- Run on the trail instead of a road
- Hike if you can during the same temperature
- Wear hiking boots and socks during your work outs/walks
- Add weight to your backpack using heavy books or canned food
- Use the shakedown to test alternative care set ups such as different socks or bug repellent’s
Hiking Training Plans-Step by Step
If you are just starting out with your hiking journey then the best approach initially is to increase the number of miles you walk each day and to build your endurance slowly. There are 3 plans below- the first is geared towards first 12 days of walking and the other two are for helping you plan your actual hike.
This first chart is a sample plan to get you started since it is a nice gradual increase of mileage. You should start by walking as close to this plan as possible, but if you can’t do not get discouraged. Just pick up where you left off.
Use the 10% Rule
You can use the 10 percent rule as a guideline to help you plan a series of hikes that will prepare you for your goal. Start with the goal distance and elevation gain on week 10, the week of the actual goal hike, and work backward, subtracting roughly 10 percent each week for 10 weeks. As you train, try to hike with the pack weight you plan on hiking with on your goal hike.
For example, let’s say you’re interested in hiking to Paradise Park from Timberline Lodge on Mount Hood. This hike climbs 2,300 feet of elevation over 11 miles. If you give yourself 10 weeks to train for this goal, your training plan would look something like this:
This next example is one that I am actually going to follow. I am planning a Grand Canyon hike in July. This is a 10.2 mile hike down and back up with an elevation change of 3,840 ft. I hike on a regular basis; and is way more strenuous than my regular hikes so I will need to train.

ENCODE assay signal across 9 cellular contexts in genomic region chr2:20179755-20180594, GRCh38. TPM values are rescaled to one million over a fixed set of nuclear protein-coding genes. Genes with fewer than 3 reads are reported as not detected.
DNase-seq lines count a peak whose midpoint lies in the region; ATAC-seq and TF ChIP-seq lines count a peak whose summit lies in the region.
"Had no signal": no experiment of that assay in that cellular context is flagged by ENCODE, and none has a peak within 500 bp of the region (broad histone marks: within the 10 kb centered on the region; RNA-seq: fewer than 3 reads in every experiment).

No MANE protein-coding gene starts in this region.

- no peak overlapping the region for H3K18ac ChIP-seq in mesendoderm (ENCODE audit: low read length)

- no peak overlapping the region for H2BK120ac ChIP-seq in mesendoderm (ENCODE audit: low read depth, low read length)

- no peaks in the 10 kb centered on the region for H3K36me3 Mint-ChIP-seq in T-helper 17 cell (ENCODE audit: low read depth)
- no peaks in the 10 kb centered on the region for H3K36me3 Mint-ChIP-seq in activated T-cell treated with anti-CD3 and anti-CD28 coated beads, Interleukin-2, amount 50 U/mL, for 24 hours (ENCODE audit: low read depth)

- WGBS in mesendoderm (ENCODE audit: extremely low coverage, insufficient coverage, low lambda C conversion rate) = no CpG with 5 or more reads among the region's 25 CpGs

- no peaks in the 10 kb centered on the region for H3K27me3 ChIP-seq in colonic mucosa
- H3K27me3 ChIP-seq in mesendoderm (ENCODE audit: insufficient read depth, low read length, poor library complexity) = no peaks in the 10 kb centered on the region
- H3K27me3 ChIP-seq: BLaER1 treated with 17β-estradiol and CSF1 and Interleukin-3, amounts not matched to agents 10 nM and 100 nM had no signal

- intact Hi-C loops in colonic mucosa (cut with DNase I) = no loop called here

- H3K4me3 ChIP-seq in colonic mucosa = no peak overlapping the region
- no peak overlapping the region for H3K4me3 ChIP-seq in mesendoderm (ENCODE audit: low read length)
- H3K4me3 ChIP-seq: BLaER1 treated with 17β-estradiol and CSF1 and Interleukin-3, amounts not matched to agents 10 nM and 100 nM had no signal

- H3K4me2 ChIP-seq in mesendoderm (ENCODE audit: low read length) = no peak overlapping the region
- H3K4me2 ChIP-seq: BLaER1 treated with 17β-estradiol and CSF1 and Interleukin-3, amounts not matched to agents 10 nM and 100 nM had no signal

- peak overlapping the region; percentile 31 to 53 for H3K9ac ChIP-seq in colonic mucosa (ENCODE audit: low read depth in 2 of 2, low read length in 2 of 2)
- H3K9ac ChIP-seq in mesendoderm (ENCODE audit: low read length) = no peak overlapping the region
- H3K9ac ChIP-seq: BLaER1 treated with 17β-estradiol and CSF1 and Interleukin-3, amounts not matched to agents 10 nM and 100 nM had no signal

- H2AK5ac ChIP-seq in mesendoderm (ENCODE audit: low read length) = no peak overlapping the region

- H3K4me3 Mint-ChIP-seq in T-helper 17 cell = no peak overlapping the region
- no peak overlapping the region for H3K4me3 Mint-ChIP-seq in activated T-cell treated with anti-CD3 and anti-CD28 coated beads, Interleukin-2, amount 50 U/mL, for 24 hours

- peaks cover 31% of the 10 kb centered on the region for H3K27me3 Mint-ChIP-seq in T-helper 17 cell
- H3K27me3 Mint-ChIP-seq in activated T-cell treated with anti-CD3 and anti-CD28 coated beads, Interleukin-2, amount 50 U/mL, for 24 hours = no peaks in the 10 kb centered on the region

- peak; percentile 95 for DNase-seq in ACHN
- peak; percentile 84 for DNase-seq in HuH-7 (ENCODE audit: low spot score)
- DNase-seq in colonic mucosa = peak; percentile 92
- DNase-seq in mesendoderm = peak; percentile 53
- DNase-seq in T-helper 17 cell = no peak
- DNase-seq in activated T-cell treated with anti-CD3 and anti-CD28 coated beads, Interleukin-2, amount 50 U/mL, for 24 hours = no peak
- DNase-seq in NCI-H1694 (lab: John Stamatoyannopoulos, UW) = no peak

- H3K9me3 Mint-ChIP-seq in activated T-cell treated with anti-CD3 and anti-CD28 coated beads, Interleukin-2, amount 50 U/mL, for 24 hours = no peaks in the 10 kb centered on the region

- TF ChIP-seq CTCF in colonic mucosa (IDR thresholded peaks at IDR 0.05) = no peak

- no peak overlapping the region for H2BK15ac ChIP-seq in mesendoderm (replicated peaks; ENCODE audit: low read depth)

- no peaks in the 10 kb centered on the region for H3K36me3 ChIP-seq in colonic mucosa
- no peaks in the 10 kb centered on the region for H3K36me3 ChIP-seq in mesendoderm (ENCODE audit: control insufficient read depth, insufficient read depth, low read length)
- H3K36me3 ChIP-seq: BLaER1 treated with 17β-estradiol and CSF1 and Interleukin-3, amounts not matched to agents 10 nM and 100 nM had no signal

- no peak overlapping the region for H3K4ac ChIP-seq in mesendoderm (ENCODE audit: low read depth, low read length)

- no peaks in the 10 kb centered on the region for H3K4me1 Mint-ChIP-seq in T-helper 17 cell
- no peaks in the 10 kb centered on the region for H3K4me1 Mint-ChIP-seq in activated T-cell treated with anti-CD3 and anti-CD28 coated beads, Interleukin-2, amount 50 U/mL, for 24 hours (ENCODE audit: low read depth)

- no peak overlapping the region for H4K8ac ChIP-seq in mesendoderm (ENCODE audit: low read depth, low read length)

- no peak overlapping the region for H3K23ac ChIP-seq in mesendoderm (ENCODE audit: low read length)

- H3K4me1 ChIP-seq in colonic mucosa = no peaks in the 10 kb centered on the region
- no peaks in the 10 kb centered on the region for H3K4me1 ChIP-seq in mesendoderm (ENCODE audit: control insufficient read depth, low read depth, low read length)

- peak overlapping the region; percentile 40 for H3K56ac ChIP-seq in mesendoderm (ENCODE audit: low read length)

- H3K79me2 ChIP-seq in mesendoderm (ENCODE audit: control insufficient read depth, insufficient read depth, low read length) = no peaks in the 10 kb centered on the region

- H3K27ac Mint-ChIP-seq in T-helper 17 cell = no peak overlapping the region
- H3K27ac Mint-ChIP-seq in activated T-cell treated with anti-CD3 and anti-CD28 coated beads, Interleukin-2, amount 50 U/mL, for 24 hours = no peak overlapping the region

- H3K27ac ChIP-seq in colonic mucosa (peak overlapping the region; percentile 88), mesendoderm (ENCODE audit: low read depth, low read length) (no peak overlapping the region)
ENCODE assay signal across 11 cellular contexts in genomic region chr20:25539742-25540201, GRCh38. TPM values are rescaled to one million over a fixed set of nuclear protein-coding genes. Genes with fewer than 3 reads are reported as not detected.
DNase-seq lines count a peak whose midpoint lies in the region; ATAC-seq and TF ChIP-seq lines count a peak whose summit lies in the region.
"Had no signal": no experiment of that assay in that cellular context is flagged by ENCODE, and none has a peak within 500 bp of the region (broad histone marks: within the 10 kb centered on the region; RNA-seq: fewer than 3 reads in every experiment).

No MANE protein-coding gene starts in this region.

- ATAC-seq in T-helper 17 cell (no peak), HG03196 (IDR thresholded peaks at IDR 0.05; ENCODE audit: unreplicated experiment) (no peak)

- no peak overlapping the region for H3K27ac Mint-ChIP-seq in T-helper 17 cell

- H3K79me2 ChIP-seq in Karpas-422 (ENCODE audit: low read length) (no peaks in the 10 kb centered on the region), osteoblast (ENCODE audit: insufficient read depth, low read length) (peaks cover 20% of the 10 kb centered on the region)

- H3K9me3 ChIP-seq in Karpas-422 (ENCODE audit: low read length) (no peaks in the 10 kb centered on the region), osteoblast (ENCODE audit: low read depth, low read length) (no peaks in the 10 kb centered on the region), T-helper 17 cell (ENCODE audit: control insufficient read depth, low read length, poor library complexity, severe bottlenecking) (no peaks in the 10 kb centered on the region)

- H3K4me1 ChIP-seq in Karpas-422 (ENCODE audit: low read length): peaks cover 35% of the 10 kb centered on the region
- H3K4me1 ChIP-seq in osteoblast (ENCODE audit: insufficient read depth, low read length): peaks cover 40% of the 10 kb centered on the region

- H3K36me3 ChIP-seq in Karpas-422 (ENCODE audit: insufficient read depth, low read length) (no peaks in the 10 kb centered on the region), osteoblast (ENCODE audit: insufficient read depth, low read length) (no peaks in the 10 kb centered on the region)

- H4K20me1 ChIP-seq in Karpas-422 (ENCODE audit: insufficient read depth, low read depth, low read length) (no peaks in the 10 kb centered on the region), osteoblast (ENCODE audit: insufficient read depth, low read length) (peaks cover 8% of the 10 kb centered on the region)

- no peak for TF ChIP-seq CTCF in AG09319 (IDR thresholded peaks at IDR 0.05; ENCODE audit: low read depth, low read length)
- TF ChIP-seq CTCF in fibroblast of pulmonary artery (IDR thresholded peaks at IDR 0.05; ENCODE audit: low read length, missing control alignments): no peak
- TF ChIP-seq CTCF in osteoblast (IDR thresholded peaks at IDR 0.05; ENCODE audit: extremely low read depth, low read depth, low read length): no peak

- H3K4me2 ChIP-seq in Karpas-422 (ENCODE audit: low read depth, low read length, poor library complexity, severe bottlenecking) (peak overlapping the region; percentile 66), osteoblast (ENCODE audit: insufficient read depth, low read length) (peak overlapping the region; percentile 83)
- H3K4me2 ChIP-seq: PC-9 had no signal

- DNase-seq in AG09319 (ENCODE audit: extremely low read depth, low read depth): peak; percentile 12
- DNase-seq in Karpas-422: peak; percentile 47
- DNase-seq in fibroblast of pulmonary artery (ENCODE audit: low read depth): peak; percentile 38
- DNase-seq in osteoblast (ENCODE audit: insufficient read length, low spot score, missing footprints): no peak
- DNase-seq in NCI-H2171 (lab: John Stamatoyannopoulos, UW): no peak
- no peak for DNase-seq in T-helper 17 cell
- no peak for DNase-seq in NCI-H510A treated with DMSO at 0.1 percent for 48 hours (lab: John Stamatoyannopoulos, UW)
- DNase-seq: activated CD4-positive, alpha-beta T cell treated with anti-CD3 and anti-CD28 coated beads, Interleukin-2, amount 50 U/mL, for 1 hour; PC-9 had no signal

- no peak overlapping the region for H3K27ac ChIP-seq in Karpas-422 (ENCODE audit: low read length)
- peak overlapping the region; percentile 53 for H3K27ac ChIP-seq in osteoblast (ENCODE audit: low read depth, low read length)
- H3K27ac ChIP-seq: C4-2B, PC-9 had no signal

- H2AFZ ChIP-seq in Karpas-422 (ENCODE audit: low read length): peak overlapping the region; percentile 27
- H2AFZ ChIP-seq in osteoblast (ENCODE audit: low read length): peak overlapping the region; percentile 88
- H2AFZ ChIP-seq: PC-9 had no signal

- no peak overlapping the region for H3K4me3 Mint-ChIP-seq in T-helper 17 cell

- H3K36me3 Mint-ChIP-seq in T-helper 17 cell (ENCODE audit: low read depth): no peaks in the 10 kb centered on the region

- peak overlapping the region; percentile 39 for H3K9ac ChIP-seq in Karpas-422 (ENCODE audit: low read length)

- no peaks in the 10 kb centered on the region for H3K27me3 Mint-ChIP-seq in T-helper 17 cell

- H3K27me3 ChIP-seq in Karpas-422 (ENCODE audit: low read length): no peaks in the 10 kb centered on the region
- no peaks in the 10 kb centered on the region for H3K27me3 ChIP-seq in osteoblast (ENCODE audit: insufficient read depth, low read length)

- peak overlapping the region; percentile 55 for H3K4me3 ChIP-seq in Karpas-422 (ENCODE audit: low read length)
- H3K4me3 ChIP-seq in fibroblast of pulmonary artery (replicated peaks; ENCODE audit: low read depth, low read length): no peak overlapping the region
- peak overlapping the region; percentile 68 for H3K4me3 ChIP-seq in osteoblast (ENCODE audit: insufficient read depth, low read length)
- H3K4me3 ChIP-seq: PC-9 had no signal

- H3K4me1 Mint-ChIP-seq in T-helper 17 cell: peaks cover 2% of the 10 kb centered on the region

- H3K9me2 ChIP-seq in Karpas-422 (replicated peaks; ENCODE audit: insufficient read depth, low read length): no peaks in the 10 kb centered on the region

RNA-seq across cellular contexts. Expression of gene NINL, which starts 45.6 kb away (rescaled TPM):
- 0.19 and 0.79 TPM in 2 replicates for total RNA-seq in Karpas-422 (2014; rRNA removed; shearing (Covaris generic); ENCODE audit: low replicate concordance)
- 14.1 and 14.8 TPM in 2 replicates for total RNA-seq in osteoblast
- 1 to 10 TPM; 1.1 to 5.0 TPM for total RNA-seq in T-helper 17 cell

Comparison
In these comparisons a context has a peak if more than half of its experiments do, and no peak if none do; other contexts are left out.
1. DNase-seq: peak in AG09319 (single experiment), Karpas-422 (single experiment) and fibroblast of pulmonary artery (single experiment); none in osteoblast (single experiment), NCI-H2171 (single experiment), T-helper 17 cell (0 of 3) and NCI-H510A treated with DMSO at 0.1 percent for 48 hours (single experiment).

Having a type of plan like this in place will keep you on track (no pun intended). Without following some type of guidelines, your throwing your hike to the wind and crossing your fingers that you’ll be able to make it. The right mindset is that you KNOW for sure that you’ll be able to reach your goal.
Train on the Stairs- Last Resort
If you are not able to actually go hiking on a consistent basis, another option- although not ideal is to train on the stairs. I knew of a lady who was preparing for a 50 mile hike on the Rae Lakes Loop in Kings Canyon National Park. Aside from going to the gym 3-4 x’s a week; she wears a 25 lb pack and walks up and down the stairs (4 flights) and then will walk once around the track. She then returns to the stairs, goes up and down and then around the track. She repeats this for an hour and a half. I know – this doesn’t sound like very much fun. However, this type of a training is a must to prepare for those longer hikes.